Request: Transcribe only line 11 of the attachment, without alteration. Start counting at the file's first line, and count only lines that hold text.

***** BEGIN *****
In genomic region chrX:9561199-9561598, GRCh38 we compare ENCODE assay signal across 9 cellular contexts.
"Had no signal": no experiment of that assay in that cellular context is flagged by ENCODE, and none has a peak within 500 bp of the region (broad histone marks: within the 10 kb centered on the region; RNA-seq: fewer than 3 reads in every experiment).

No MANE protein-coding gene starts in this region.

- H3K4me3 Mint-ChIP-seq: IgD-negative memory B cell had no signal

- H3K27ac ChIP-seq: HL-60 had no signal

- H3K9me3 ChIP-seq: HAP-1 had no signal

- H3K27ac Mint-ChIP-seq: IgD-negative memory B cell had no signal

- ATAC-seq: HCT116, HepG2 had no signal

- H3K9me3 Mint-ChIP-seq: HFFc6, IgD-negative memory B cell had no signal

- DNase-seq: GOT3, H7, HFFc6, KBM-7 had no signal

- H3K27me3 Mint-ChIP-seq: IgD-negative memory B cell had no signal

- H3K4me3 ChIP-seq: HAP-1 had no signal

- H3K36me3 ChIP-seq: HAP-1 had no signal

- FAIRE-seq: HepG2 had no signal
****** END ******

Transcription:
- H3K27me3 Mint-ChIP-seq: IgD-negative memory B cell had no signal